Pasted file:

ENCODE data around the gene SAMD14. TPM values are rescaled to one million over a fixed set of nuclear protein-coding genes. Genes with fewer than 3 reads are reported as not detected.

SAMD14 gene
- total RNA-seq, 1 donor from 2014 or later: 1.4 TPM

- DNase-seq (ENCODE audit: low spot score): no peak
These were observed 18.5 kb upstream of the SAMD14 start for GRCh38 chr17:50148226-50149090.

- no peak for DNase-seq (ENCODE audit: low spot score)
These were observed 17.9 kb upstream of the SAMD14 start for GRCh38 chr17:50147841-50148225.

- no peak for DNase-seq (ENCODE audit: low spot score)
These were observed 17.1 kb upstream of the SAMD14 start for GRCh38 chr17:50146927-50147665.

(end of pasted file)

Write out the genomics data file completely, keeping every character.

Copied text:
ENCODE data around the gene SAMD14. TPM values are rescaled to one million over a fixed set of nuclear protein-coding genes. Genes with fewer than 3 reads are reported as not detected.

SAMD14 gene
- total RNA-seq, 1 donor from 2014 or later: 1.4 TPM

- DNase-seq (ENCODE audit: low spot score): no peak
These were observed 18.5 kb upstream of the SAMD14 start for GRCh38 chr17:50148226-50149090.

- no peak for DNase-seq (ENCODE audit: low spot score)
These were observed 17.9 kb upstream of the SAMD14 start for GRCh38 chr17:50147841-50148225.

- no peak for DNase-seq (ENCODE audit: low spot score)
These were observed 17.1 kb upstream of the SAMD14 start for GRCh38 chr17:50146927-50147665.